The old man nods.  “You know what’s going to happen to them,” he told me. “They’re going to go to the court house, the big house, and the big man there, he won’t mess around with them, he won’t take any crap from them, because you don’t mess around with the big man, no you don’t.

“And the big man, at the big house, the court house, he’ll bring them down low.  Real low. Lower than the street. Lower than the ground.  Low, low, Low. And all their properties will be given to others.  You don’t mess with the big man, at the big house.  He’s tough, he’ll take them all down. Low, lower than the ground, and….”

And he repeats himself, and repeats himself again, and suddenly he is chanting to the air.  Over and over: the big man, the court house, the big house, the mighty brought down low, low, low.

Later I’d tell all this to my Rhumba, who knows three or four hundred thousand things about religion.  And she laughed and said, “You met Jeremiah!”

Jeremiah, the Old Testament prophet who couldn’t keep his mouth shut, even though he asked his God to shut it for him.  And God wouldn’t.  Jeremiah, who for decades looks the people of Judea in the face and condemned them for their sins. He condemned them for turning to idols, to sacrificing their children to Baal, for ignoring the wisdom of a demanding God for the selfish good times of a pagan god.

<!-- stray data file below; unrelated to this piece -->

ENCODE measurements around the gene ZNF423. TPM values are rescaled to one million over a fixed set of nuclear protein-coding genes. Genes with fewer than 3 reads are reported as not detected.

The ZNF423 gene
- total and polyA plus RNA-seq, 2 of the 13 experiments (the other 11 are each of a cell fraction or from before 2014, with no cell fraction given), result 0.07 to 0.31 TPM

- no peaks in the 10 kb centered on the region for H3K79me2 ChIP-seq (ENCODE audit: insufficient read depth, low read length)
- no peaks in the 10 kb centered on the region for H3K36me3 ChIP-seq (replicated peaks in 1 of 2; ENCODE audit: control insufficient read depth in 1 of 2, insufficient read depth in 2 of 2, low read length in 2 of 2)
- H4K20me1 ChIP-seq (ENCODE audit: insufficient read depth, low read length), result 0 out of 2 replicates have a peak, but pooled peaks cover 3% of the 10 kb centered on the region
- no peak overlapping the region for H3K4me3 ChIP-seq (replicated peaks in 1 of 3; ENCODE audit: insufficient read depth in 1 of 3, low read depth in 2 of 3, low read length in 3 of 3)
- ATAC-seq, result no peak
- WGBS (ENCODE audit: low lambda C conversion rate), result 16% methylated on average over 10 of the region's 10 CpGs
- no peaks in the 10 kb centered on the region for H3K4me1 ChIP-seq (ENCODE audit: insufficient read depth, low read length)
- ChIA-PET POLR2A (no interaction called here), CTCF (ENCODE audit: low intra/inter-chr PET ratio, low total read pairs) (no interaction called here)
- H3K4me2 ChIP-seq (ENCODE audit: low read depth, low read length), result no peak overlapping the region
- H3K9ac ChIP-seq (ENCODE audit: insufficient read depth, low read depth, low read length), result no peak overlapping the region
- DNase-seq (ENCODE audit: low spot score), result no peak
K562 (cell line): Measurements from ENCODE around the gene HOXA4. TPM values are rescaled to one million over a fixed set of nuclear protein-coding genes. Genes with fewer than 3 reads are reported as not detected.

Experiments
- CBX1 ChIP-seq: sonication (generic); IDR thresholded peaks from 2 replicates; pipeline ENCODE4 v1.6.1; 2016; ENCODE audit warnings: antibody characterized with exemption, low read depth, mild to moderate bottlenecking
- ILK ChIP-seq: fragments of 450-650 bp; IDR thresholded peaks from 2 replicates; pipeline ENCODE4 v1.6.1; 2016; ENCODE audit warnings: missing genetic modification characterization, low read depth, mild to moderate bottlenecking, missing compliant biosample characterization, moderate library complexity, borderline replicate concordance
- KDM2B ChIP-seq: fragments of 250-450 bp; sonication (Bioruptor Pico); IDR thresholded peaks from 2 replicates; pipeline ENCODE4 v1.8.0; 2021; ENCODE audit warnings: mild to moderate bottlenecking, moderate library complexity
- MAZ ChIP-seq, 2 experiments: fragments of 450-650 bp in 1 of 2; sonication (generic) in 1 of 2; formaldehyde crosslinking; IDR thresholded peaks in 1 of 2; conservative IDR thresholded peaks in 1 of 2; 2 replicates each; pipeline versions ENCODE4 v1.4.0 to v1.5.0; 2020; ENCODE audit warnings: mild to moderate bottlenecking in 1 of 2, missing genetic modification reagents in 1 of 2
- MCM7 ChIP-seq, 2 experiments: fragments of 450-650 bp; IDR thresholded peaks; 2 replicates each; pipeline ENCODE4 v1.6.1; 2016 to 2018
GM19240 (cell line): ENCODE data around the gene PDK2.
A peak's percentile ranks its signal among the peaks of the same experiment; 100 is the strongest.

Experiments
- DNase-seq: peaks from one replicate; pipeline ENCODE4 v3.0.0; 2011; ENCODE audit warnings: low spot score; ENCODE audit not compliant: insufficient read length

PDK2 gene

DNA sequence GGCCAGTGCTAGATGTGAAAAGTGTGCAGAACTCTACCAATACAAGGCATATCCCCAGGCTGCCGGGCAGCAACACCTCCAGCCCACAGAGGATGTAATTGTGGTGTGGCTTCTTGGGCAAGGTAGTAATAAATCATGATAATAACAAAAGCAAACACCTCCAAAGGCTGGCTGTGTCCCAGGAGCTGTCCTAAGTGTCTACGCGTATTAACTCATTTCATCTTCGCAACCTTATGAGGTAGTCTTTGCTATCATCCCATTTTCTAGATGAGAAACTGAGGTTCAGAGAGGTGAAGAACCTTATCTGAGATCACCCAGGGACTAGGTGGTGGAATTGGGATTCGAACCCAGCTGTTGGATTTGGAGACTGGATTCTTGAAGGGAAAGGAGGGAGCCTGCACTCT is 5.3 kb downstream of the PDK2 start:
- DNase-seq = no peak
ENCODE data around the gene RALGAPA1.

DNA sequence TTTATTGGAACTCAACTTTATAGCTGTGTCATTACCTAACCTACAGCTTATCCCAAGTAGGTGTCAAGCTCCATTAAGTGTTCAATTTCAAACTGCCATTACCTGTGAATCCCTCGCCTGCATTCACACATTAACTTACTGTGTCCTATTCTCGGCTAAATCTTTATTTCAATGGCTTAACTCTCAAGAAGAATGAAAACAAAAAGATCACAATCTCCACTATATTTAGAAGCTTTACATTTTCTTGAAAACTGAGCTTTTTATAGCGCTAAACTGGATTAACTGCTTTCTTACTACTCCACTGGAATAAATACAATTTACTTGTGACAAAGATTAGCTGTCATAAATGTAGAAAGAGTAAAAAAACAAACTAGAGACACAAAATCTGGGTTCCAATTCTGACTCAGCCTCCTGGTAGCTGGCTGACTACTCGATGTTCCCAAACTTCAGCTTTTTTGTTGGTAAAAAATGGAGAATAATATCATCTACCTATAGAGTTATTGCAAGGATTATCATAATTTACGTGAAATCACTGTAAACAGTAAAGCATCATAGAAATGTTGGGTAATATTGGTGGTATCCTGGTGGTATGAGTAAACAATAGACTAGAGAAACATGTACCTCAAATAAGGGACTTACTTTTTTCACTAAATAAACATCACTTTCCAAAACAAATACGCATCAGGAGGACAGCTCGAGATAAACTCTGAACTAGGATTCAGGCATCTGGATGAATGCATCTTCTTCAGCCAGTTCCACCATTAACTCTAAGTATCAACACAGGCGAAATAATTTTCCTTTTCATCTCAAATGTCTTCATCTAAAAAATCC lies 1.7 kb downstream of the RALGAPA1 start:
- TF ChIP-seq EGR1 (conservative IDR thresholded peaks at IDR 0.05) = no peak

God would send the Babylonians to bring the Judeans low, Jeremiah preached endlessly.  He frightened the people.  He made uncertain the soldiers.  He enraged the priests.  The powerful put him in the stocks.  They threw him down a well.  They sent the establishment prophets to discredit him. They imprisoned him. But he couldn’t stop preaching.  He wanted to, but his God wouldn’t let him.

Now, when random strangers like the old man rant at me on the street, I never interrupt.  Listening isn’t what they want to do.  I just move on. But I stood and listened to the old man carry on and on, about the Big Man and the court house and the mighty brought low.  I liked his message.  I agreed with it.

But he does go on, that old man; and the darkness comes on, and I haven’t brought my coat.  It seems to me, by his body language and the way he shuffles his feet, that the old man himself wants to leave.  But he can’t. He can’t stop talking.

So finally I say, “Look, it’s getting a little cold, so I’d better go back inside.”

And he ends his rant at once. “Don’t get cold, don’t get cold,” he says, shaking his head.  “Nossir, don’t get cold.” He turns and walked back to the street, paper under his arm.

“You neither.  Stay warm!”

Now, old Jeremiah’s dire predictions landed him in jail.  But they came true.  The Babylonians did come. They destroyed the kingdom of Judea forever and sent its people, or many of them, into exile — where they mended their ways and made a new, righteous form of Judaism that lasts to this day.  And birthed other great religions.